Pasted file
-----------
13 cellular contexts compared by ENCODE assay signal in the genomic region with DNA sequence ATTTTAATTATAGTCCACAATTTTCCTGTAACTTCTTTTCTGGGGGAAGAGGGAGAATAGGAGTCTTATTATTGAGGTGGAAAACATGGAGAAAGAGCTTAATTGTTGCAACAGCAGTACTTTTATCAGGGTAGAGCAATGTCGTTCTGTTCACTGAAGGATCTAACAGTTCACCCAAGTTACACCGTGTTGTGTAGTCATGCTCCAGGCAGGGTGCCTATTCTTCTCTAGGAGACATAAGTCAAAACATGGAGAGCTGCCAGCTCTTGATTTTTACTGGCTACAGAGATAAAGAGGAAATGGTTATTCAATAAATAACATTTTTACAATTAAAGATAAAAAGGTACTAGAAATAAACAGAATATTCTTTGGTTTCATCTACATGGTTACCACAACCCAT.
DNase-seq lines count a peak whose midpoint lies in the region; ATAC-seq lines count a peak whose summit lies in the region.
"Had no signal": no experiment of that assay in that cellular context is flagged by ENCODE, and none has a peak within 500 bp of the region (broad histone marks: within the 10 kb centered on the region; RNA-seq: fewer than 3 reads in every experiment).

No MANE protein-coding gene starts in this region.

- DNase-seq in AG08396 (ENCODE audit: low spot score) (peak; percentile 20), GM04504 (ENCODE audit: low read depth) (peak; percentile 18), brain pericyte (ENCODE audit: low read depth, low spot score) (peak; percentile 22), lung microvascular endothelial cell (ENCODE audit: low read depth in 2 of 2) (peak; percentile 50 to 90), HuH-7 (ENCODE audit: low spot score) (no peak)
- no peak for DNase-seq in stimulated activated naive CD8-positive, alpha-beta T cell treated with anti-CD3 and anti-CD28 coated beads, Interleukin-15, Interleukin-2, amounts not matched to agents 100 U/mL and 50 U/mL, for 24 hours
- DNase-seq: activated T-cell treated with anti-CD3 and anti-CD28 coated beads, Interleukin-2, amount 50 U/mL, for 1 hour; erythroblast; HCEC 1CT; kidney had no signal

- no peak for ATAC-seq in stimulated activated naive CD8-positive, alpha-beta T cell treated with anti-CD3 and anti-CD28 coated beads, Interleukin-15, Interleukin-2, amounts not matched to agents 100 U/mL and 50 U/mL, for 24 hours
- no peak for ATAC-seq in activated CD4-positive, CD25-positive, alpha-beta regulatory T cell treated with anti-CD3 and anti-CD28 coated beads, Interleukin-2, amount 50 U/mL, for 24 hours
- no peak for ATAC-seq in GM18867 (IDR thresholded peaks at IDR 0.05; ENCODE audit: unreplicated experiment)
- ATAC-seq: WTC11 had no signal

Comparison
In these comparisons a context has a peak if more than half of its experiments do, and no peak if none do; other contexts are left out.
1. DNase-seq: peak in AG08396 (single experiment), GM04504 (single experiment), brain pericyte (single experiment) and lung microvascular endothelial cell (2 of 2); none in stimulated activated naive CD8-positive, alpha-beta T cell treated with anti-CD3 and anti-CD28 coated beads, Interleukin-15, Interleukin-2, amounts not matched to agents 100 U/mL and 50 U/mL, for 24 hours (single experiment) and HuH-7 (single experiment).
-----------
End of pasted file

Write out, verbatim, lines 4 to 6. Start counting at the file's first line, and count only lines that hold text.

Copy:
No MANE protein-coding gene starts in this region.

- DNase-seq in AG08396 (ENCODE audit: low spot score) (peak; percentile 20), GM04504 (ENCODE audit: low read depth) (peak; percentile 18), brain pericyte (ENCODE audit: low read depth, low spot score) (peak; percentile 22), lung microvascular endothelial cell (ENCODE audit: low read depth in 2 of 2) (peak; percentile 50 to 90), HuH-7 (ENCODE audit: low spot score) (no peak)
- no peak for DNase-seq in stimulated activated naive CD8-positive, alpha-beta T cell treated with anti-CD3 and anti-CD28 coated beads, Interleukin-15, Interleukin-2, amounts not matched to agents 100 U/mL and 50 U/mL, for 24 hours